Geneva coach Rob Wicinski didn't want a high-scoring track meet to unfold when his team went to Metea Valley on Friday night for an Upstate Eight Conference crossover contest.
Forget the track meet. Instead, Wicinski got a thrill ride, one that he thoroughly enjoyed getting off with a 49-45 victory.
"I jinxed myself by saying I didn't want to get into a track meet, and we did," Wicinski said. "I just told the players all we need to do is make one more play than them, and if we win by just one point, it doesn't matter."
Despite piling up 565 yards of total offense, Geneva (6-2) couldn't deliver this one into the win column until linebacker Joe Boenzi sacked scrambling Mustangs quarterback Blaise Bell on a fourth down at the Geneva 45-yard line with 44 seconds left.
It put an end to a highflying affair that left both defensive squads feeling abused, but defied what seemed certain would take place -- that the team driving with the ball last would win the game.
Geneva quarterback Daniel Santacaterina threw 5 touchdown passes, while compiling 359 yards through the air on 11-of-19 passing.
All five scoring strikes were for more than 35 yards, with four receivers getting in on the act. Kyle Brown pulled down a 36-yarder in the second quarter and followed it up with a slant-pass reception that a resulted in a 70-yard score to open the second half.
"I feel like through the season our offense has had so much balance and we've had a lot of kids really step up, especially on the offensive line," Brown said. "The offensive line is young and they came up big for us, and that's what won this game."
Liam Burns raced 57 yards with a screen pass for Geneva's first score, and he also ran for a 38-yard second-quarter score.
But when the game was hanging in the balance late in the third quarter, Michael Landi snatched a 45-yard bomb away from a Metea defender for a TD to trim Metea's lead to 38-35. Early in the final quarter, Maxwell Woodworth snatched a critical 41-yard touchdown pass in the middle of the field that gave Geneva a momentary 42-38 lead.
"The whole offense was making plays and the line was giving me time," Santacaterina said. "The defense made stops when it had to, and we scored when we had to. They gave us some openings and we took them."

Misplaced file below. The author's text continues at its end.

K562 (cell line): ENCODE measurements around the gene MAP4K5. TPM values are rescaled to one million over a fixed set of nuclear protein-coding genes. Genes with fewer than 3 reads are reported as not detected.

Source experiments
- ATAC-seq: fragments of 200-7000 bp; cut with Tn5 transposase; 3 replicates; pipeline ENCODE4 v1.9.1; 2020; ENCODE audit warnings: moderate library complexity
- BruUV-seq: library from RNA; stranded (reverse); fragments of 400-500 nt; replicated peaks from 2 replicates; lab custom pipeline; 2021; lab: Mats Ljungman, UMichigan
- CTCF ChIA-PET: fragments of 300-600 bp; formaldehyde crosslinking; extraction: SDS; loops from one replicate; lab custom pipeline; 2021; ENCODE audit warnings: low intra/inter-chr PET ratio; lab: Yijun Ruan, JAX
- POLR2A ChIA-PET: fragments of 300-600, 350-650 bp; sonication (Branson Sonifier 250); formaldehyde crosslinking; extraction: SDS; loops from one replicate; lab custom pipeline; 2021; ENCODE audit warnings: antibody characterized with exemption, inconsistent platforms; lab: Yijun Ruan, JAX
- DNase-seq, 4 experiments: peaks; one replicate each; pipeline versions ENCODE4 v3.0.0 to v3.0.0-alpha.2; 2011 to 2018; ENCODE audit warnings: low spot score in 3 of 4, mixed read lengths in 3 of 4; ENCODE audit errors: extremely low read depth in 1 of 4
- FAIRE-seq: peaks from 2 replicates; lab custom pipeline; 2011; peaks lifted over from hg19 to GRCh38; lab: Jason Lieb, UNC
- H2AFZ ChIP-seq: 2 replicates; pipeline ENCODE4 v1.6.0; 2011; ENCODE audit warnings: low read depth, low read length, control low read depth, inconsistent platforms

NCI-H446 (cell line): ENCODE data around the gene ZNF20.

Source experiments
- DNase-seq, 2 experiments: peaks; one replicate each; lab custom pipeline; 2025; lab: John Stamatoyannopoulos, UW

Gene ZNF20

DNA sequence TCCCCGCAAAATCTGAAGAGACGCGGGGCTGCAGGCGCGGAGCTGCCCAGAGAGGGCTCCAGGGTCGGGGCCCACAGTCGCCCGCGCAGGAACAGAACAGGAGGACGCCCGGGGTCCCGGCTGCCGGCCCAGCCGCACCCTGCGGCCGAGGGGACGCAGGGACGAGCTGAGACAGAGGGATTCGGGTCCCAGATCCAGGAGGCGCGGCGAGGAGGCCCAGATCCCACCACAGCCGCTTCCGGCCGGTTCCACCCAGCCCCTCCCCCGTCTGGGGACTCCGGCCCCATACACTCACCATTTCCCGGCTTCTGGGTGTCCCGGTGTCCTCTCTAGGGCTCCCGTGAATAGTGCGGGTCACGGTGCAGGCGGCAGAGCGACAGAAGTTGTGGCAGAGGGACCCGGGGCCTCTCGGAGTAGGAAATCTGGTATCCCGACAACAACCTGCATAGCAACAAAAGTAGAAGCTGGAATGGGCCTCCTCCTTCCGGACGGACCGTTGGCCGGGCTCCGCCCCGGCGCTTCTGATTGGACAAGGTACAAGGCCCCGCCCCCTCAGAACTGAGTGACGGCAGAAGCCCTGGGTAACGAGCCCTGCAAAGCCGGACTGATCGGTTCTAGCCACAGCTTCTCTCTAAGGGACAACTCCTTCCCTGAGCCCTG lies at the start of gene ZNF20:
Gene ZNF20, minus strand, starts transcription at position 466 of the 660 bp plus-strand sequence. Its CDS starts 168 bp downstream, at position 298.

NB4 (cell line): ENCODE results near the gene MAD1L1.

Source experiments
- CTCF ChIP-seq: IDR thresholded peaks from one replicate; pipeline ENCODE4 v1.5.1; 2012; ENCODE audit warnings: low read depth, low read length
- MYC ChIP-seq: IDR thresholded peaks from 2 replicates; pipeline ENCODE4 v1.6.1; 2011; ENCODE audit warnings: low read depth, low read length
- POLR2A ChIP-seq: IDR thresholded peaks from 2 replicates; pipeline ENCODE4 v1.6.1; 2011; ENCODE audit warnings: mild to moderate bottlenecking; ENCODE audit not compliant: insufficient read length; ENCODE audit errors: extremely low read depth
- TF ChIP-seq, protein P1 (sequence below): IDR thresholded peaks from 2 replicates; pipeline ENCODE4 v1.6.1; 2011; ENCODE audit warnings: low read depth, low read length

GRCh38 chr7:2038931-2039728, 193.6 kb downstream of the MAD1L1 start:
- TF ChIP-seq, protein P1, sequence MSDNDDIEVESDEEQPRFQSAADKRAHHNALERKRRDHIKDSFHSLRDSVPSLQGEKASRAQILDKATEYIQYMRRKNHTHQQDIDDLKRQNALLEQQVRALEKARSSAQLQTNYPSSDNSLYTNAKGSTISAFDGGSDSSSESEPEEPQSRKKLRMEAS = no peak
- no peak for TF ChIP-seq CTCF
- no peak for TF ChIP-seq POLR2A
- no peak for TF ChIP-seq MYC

But Metea Valley also kept pouring it on Geneva all night, rushing for 355 yards while grinding out 471 yards of total offense.
Bell threw a 7-yard touchdown pass to Nick Dodson and ran 19 yards on a quarterback keeper for a score, while Jay Parker ran 32 yards for TD that gave Metea a 24-20 lead at the half.
Wilcox had a 61-yard scoring run and Dodson pulled in a 10-yard TD pass in the third quarter to offset Brown's and Landi's TD receptions.
The Mustangs were in good shape to pull out a homecoming night victory after Chris Wilcox had scored on a 16-yard scamper for a 45-42 lead with just over four minutes left.
But Santacaterina hit Pace Temple with two key receptions, one a 42-yarder, as TJ Miller eventually barreled into the end zone from a yard out with 1:32 left in the game to cap off a 65-yard Geneva drive.
On Metea's final possession, Parker picked up a Bell fumble and bolted 19 yards to the Geneva 43-yard line with just more than a minute left. After another first down, it appeared the Mustangs might pull out the back-and-forth contest. But the Geneva defense held, tipping a Bell pass at the line of scrimmage before finishing off the game with Boenzi's sack.
The game featured high drama from the start and left no doubt that the Vikings are headed back to the state playoffs after a one-year hiatus, but left Metea Valley (4-4) deeply disappointed and facing a significant task in having to defeat Waubonsie Valley next Friday to have a chance to qualify for postseason play.
"The kids did what I asked them to do and when we walk off this field we know we have nothing left and we gave everything we had," Metea Valley coach Ben Kleinhans said.
"They made a couple more plays than we did, they are big and physical, so we credit them," Kleinhans said.
Kleinhans said he was proud of his team, but admitted, "this one hurt because the kids wanted this one bad."